By Joseph Geha
By Jonathan Kiefer
By Katie Tandy
By Mollie McWilliams
By Jennifer Baires
By Jonathan Curiel
By Sherilyn Connelly
One of the most powerful aspects of live theater is its ability to make us sit through abnormal human behavior. When the recipe is right, the discomfort we feel while experiencing people behaving strangely or even psychotically onstage (like Shakespeare's King Lear, for instance) can have a catalyzing effect. By being forced to confront the most troubling aspects of the human condition in an up-close-and-personal way, we exit the theater feeling differently from how we felt when we entered.
With this in mind, you would expect One Flew Over the Cuckoo's Nest to play particularly well at the snug 100-seat SF Playhouse just off Union Square. Codirector Bill English is one of the most creative set designers around; he understands the relationship between confined space and playmaking. In recent years, I have seen him transform the Playhouse's graham-cracker–sized performance area into a modish New York penthouse (The Scene), a spare 17th-century New England cottage (The Crucible), and a full-fledged basketball court with hoops (Three Seconds in the Key). SF Playhouse has developed a dedicated following since it was founded in 2003 largely because of its combination of talented casts, mostly tried-and-true modern works, and English's strong visual eye.
Although there is much to recommend this production of Cuckoo's Nest, it ultimately fails to create the effect of making us feel completely discomfited by the action taking place at such close range.
The source material is certainly powerful. Written by Dale Wasserman in 1963, based on Ken Kesey's 1962 novel of the same title (which in turn became a multiple-Oscar–winning movie in 1975 starring Jack Nicholson), the drama tells the story of the debilitating effects of an insidiously oppressive medical system on a group of male inmates at an Oregon psychiatric hospital. Enclosed within the confines of SF Playhouse's taut space, artfully decked out by English (who also directs) to look like a clinical, 1960s mental institution with impassive swing doors, a glass-enclosed observation booth, and dull-white and snot-green institutional paint, Kesey's motley cast of kooks ought to grab us and never let go.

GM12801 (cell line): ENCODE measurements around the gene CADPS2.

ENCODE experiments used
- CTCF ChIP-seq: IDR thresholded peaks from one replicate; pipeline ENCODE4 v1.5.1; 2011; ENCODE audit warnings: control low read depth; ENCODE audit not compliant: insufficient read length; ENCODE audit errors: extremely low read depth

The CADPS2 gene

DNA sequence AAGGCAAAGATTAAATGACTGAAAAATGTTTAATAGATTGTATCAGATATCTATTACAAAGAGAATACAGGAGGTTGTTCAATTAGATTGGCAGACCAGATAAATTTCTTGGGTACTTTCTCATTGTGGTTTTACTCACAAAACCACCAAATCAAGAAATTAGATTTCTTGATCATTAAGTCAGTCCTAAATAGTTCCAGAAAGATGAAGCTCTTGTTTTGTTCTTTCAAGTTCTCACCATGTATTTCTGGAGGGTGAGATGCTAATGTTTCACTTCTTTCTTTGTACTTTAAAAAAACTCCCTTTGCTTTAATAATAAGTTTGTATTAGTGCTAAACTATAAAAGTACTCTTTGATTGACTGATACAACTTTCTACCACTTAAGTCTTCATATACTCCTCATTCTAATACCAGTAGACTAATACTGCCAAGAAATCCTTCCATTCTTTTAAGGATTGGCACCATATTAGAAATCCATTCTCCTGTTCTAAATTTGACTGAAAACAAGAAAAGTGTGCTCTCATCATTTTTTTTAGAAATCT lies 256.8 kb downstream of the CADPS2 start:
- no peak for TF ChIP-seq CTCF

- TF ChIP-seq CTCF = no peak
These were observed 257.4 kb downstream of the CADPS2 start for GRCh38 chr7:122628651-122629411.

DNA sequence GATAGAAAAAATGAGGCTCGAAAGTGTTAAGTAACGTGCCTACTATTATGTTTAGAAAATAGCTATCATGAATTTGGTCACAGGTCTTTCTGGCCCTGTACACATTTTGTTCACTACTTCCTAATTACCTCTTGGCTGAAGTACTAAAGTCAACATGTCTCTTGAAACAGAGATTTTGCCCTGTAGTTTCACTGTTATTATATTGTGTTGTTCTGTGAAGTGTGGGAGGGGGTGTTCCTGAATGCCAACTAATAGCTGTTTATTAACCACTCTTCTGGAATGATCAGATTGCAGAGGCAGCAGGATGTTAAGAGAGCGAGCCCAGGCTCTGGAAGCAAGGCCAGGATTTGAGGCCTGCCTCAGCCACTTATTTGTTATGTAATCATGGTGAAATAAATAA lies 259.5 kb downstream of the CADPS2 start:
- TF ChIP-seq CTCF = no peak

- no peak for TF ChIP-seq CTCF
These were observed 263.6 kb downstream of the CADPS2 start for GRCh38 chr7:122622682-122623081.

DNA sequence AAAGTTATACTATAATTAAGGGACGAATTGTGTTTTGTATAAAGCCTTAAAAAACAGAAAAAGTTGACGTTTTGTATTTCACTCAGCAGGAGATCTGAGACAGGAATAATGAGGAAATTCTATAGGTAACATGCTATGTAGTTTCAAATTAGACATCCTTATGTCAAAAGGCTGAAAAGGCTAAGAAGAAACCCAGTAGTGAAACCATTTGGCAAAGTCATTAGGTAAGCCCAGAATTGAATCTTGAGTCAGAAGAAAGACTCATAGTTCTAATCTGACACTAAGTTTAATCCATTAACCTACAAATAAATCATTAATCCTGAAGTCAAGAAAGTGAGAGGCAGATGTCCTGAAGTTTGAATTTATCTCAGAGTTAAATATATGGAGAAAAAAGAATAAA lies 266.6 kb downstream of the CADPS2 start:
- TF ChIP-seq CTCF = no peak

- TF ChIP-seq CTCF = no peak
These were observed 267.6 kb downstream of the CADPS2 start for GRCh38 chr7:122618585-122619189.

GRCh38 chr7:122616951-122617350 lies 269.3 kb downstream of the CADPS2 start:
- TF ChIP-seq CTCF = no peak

Unfortunately, this isn't the case. There are 14 actors in this production — a huge number for such a small stage. The impact of all those inmates of varying degrees of insanity wedged into such tight quarters should be overwhelming. Yet the energy of the production frequently fizzles. The main problem may be English's direction. The pacing and rhythm feel one-dimensional and lackluster, while the actors seem to be carrying out a set of blocking instructions rather undertaking their actions from a deep-seated organic place within themselves. The climax feels half-hearted and rushed. As a result, it's hard to engage with the plight of the inmates.
This is a shame, as SF Playhouse has assembled a great cast. Michael Torres' Chief Bromden, an Indian tribesman who speaks only when narrating the action and otherwise remains catatonic, fills the space like a sad and silent mountain. As the painfully shy and awkward young inmate Billy Bibbit, Patrick Alparone tugs at our heartstrings without ever overdoing his speech impediment or hunched physique. Hansford Prince's McMurphy is all showy bluster, yet we can sense his frightened inner child squirming underneath the confident façade. And as Nurse Ratched, Susi Damilano offsets her character's taskmasterly persona, epitomized by a stiff brown Stepford Wives wig, with moments of vulnerability. When McMurphy pushes her buttons, rather than remaining stern (as Louise Fletcher does in the movie), a slight softness plays about the edges of Damilano's otherwise determined face. We feel she might for a moment give in to him — a tantalizing proposition, which makes the character seem more complex and human.
Despite the cast's sensitive approach to putting larger-than-life abnormal behavior on a small stage, our impulse to get up and leave isn't so much to do with feeling uncomfortable (a good thing) but slightly bored (not a good thing at all). Far from feeling riveted by the immediacy of the grueling narrative and desperate characters, this Cuckoo comes across as being several twigs short of a nest.
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